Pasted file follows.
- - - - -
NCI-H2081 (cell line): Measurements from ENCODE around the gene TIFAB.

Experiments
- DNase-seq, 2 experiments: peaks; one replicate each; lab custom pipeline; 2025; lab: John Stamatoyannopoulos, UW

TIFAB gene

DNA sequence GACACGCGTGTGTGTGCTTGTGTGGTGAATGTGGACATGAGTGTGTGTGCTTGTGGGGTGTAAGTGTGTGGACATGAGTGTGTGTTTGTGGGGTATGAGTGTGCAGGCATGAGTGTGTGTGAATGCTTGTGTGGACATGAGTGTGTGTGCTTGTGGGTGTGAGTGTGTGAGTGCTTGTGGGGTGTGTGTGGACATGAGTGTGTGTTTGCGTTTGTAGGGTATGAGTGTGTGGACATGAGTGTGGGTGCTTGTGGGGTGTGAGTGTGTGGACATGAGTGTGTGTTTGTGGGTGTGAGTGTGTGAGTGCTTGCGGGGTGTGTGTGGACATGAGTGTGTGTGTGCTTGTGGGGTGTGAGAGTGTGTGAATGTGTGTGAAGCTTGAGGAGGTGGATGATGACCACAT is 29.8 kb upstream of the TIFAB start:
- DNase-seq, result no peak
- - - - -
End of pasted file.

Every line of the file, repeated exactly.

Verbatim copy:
NCI-H2081 (cell line): Measurements from ENCODE around the gene TIFAB.

Experiments
- DNase-seq, 2 experiments: peaks; one replicate each; lab custom pipeline; 2025; lab: John Stamatoyannopoulos, UW

TIFAB gene

DNA sequence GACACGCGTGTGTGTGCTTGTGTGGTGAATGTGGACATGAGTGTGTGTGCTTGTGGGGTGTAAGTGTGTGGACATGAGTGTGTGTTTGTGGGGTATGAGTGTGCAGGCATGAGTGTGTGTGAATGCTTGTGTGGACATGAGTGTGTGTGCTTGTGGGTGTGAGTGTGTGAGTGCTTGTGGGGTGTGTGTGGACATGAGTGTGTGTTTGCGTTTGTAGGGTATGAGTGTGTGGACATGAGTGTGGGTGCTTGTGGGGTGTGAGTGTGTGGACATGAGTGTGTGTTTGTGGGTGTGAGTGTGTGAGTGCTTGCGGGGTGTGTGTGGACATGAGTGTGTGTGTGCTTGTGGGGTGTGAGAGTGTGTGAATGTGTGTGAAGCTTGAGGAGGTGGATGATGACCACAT is 29.8 kb upstream of the TIFAB start:
- DNase-seq, result no peak